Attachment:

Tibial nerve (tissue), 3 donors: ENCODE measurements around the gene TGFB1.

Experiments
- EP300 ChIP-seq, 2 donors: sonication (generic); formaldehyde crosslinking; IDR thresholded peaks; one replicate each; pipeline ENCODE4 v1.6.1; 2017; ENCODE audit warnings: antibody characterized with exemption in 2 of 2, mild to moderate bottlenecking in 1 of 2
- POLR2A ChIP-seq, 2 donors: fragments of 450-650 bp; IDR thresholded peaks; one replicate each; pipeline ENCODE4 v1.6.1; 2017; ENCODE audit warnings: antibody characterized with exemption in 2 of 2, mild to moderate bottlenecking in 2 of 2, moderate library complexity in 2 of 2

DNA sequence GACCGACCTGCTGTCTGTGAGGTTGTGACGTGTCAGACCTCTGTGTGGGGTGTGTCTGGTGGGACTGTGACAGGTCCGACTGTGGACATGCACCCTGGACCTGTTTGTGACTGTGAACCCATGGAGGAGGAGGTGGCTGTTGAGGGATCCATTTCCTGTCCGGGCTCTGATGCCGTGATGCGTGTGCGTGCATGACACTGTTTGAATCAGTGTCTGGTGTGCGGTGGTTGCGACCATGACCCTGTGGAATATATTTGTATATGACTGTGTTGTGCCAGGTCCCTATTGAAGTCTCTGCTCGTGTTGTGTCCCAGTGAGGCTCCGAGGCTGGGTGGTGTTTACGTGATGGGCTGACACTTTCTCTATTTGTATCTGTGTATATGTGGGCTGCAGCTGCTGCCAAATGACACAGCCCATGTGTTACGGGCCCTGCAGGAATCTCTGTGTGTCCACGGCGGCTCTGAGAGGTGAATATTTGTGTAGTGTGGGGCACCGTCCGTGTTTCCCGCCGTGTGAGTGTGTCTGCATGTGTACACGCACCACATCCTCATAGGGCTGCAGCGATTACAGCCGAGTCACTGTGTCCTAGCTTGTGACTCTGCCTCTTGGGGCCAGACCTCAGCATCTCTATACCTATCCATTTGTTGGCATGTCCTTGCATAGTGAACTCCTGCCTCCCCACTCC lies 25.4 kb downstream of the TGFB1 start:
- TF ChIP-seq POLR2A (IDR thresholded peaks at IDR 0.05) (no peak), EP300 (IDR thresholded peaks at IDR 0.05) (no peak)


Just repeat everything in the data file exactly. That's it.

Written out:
Tibial nerve (tissue), 3 donors: ENCODE measurements around the gene TGFB1.

Experiments
- EP300 ChIP-seq, 2 donors: sonication (generic); formaldehyde crosslinking; IDR thresholded peaks; one replicate each; pipeline ENCODE4 v1.6.1; 2017; ENCODE audit warnings: antibody characterized with exemption in 2 of 2, mild to moderate bottlenecking in 1 of 2
- POLR2A ChIP-seq, 2 donors: fragments of 450-650 bp; IDR thresholded peaks; one replicate each; pipeline ENCODE4 v1.6.1; 2017; ENCODE audit warnings: antibody characterized with exemption in 2 of 2, mild to moderate bottlenecking in 2 of 2, moderate library complexity in 2 of 2

DNA sequence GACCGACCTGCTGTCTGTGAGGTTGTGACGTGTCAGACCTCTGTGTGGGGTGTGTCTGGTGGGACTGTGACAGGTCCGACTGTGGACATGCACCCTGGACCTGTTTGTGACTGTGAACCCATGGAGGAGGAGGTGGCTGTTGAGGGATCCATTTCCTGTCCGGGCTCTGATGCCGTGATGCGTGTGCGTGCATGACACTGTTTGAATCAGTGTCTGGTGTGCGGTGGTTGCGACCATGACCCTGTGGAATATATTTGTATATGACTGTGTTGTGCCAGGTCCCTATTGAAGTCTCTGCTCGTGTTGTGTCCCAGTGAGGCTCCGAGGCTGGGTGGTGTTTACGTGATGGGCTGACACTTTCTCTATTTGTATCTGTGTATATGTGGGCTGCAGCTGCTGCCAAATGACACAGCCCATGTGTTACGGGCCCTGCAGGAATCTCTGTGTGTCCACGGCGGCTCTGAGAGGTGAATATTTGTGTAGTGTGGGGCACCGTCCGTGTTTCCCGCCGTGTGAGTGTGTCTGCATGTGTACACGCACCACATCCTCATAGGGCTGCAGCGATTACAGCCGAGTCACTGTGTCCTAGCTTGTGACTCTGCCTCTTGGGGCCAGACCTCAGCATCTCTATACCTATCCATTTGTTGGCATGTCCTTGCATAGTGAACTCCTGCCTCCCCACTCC lies 25.4 kb downstream of the TGFB1 start:
- TF ChIP-seq POLR2A (IDR thresholded peaks at IDR 0.05) (no peak), EP300 (IDR thresholded peaks at IDR 0.05) (no peak)